The adoption and maturation of Kubernetes has been rapid, driven by organizations moving to cloud-native infrastructures to modernize and gain agility. The Kubernetes growth trajectory reached a climax in 2021 as The Cloud Native Computing Foundation (CNCF) declared it “the year Kubernetes crossed the chasm.” The CNCF Annual Survey 2021
found that 96% of organizations were using or evaluating Kubernetes.
This adoption rate came only seven years after Google introduced Kubernetes, a cloud-native open-source container orchestration program for deploying, managing, and scaling applications. The origins of Kubernetes lie in Borg, a large-scale internal cluster management system that Google created in 2003-2004 to handle its many thousands of jobs, applications, clusters, and machines. Google was using Linux containers to package and ship its application code and dependencies, and Borg made the process more efficient, enabling Google to achieve high utilization of its data centers.
In 2013, Google replaced Borg with Omega, a flexible and scalable scheduler for large computing clusters. That year also saw the introduction of Docker, a lightweight and simple way to package, distribute, and deploy containerized applications on a machine. Docker popularized a cloud-native approach and significantly increased the use of containers. “Were it not for Docker’s shifting of the cloud developer’s perspective, Kubernetes simply would not exist,” says Brendan Burns in his Kubernetes Blog
In June 2014, Google introduced Kubernetes
as “a lean yet powerful open source container manager that deploys containers into a fleet of machines, provides health management and replication capabilities, and makes it easy for containers to connect to one another and the outside world.” From the outset, Kubernetes was designed to be an extensible and community-supported product whose source files and documentation were available on GitHub.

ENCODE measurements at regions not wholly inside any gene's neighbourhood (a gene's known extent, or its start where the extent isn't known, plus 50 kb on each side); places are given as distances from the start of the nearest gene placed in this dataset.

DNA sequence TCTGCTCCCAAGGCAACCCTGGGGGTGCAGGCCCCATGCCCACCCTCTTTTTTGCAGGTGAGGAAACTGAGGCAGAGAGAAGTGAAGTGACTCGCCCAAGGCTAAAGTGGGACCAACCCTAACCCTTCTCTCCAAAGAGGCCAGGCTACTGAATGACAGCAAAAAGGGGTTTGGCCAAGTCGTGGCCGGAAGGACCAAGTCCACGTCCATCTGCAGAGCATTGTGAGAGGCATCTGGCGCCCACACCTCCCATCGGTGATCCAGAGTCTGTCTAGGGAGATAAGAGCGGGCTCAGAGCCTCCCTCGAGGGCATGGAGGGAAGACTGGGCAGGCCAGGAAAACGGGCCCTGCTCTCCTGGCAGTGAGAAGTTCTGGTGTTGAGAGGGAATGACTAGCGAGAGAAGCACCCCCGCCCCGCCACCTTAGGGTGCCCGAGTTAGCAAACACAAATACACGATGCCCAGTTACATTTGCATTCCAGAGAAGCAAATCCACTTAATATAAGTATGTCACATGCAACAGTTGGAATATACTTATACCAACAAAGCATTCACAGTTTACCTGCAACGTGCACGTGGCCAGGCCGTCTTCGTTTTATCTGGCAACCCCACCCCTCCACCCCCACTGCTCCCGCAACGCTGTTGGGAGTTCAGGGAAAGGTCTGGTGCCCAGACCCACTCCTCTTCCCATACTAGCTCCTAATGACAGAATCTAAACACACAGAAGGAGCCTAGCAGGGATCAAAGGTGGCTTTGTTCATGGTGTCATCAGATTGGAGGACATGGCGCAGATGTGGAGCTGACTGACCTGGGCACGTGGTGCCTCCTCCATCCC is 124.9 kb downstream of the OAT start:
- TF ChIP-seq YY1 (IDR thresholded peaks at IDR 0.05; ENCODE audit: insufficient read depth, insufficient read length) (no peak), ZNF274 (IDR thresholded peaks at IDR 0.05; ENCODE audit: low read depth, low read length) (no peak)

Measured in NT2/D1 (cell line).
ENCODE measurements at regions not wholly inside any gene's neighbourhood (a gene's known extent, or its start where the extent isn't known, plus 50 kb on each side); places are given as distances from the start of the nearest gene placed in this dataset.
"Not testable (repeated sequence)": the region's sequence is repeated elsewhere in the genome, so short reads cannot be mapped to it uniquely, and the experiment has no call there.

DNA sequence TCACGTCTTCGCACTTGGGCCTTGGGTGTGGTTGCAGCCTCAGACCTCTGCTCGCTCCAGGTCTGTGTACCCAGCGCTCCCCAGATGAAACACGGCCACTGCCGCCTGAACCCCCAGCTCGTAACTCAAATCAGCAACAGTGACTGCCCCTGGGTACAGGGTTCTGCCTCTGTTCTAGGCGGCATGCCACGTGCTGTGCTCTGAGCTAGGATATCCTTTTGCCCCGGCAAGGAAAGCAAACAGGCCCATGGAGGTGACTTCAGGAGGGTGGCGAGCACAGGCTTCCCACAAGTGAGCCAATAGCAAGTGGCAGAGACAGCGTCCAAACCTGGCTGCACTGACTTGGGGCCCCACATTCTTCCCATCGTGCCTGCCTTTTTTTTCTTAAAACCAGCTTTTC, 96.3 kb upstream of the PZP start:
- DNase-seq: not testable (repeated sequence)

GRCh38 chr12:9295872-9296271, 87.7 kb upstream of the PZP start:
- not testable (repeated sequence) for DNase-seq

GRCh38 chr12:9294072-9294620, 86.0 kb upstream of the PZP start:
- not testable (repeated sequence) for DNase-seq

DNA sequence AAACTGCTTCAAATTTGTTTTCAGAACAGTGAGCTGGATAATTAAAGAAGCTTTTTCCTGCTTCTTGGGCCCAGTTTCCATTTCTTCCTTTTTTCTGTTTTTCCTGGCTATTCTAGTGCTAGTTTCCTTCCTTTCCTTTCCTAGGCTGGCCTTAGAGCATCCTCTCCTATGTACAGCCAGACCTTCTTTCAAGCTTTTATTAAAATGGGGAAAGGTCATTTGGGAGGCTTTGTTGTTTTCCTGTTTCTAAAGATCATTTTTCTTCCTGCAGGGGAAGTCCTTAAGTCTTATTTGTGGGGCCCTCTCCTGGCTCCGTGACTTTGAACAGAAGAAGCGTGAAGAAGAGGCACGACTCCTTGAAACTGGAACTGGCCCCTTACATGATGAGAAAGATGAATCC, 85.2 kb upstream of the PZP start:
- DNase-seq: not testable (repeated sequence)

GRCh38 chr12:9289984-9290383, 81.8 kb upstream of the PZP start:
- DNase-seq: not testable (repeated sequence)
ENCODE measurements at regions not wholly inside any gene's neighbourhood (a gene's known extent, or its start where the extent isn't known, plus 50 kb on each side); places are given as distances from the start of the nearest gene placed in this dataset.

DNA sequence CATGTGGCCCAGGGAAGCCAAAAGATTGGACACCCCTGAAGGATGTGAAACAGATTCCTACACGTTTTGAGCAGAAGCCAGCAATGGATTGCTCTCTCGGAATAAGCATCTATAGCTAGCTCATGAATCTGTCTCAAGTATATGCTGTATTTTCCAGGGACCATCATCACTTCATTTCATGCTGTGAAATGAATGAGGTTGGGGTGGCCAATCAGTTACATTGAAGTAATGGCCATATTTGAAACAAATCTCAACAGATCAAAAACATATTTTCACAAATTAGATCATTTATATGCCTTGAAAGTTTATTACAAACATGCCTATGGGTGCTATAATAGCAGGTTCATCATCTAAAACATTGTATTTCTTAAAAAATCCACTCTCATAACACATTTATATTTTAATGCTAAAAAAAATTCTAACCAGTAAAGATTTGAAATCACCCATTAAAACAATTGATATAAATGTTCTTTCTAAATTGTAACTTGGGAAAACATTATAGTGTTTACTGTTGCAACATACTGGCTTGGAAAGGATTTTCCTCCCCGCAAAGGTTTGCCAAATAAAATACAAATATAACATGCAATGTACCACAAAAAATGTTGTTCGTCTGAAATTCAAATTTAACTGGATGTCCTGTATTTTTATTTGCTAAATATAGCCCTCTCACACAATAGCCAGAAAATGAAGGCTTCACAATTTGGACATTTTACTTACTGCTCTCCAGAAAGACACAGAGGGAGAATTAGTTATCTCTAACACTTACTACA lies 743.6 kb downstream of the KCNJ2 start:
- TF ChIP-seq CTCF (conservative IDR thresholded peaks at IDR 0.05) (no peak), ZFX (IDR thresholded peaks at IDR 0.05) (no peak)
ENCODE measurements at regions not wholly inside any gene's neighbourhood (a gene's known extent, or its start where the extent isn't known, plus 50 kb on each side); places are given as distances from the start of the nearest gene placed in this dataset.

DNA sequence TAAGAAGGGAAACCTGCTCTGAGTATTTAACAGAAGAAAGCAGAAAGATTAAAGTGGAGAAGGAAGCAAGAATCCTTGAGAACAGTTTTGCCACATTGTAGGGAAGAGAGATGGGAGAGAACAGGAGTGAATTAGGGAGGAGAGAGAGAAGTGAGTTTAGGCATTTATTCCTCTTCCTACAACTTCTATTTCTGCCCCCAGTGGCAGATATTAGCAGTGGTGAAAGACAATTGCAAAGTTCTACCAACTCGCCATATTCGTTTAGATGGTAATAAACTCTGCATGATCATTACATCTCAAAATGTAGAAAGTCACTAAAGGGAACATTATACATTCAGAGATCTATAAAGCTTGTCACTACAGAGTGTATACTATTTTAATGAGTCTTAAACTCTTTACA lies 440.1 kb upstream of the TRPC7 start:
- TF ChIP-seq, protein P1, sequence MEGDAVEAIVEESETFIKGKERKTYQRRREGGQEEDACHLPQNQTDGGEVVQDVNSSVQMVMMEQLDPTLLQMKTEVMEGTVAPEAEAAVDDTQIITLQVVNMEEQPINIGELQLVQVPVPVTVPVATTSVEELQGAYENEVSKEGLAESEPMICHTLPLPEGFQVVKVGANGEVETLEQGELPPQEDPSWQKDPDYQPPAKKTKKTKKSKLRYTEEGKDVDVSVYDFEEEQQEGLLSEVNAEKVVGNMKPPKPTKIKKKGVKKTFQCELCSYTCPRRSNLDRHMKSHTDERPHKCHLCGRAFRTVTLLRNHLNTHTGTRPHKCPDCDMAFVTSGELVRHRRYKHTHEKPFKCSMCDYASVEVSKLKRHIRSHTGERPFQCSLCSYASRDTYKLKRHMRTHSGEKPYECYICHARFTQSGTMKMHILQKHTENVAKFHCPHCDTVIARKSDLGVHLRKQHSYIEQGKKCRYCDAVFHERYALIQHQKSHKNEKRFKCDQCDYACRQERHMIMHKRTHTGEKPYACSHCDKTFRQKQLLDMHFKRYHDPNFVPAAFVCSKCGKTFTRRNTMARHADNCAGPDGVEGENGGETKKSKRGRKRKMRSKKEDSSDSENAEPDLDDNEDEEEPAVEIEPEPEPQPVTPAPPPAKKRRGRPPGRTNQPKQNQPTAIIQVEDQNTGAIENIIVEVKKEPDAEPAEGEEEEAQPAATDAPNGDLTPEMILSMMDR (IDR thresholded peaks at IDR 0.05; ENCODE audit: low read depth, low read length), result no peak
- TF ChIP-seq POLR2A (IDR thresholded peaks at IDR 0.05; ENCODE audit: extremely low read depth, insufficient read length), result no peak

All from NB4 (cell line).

Kubernetes is hosted by the CNCF, which reported in August 2019
that it had become the most widely used container orchestration program with more than 3,000 active contributors, and was one of the fastest growing open-source software projects in history.
Pandemic Accelerates Adoption
The impact of COVID-19 on how we work accelerated the timeline for enterprises to move to cloud-native technologies. With its ability to speed development and deployment, Kubernetes played an increased role as businesses took advantage of containers to roll out new apps to streamline internal work and better serve customers in a fast-changing, uncertain world.
In its 2021 Kubernetes Adoption Survey
, PureStorage found that 68% of respondents had increased their use of Kubernetes during the pandemic and that 89% expected Kubernetes to play a larger role in the management of their infrastructure over the next 2-3 years.
The Container Journal
reported that “cloud-native is nearing buzzword status” while citing Outsystems’ 2022 study that found that 72% of respondents believed that most of their apps would be created using cloud-native development by 2023.
AI and Kubernetes a Perfect Match
Another force driving Kubernetes adoption is the rapid maturation of artificial intelligence (AI) and machine learning (ML). In a webinar hosted by D2iQ
, Forrester Research Principal Analyst Lee Sustar described the key role the cloud has played in making AI capabilities more accessible to a larger number of organizations.
The fact that Kubernetes and AI share so many cloud-native qualities makes them mutually supportive technologies, says Lee, explaining how Kubernetes is intersecting with AI/ML, a trend that is reflected in Forrester Research survey findings. The D2iQ 2021 Annual Report on Kubernetes in the Enterprise
found that 88% of organizations agreed that in the next two years Kubernetes would be the platform of choice for running AI and ML workloads.
The same modernization trends that are driving the private sector to adopt cloud-native Kubernetes environments are occurring in the public sector. In 2019, the U.S. federal government moved from a “Cloud First” strategy that granted federal agencies broad authority to adopt cloud-based solutions, to “Cloud Smart,” which offers those agencies practical implementation guidance.
As part of this effort, the General Services Administration (GSA) released its Container Readiness Guide in May 2021. In January 2022, the U.S. Department of Defense (DoD) Chief Information Officer published a memorandum
explaining that its Software Modernization Strategy
centers on “the delivery of resilient software capability at the speed of relevance” and asserting that open source software “forms the bedrock of the software-defined world and is critical in delivering software faster.”
As part of its modernization strategy, the DoD is calling for the accelerated use of AI and ML
within the U.S. military. In its Final Report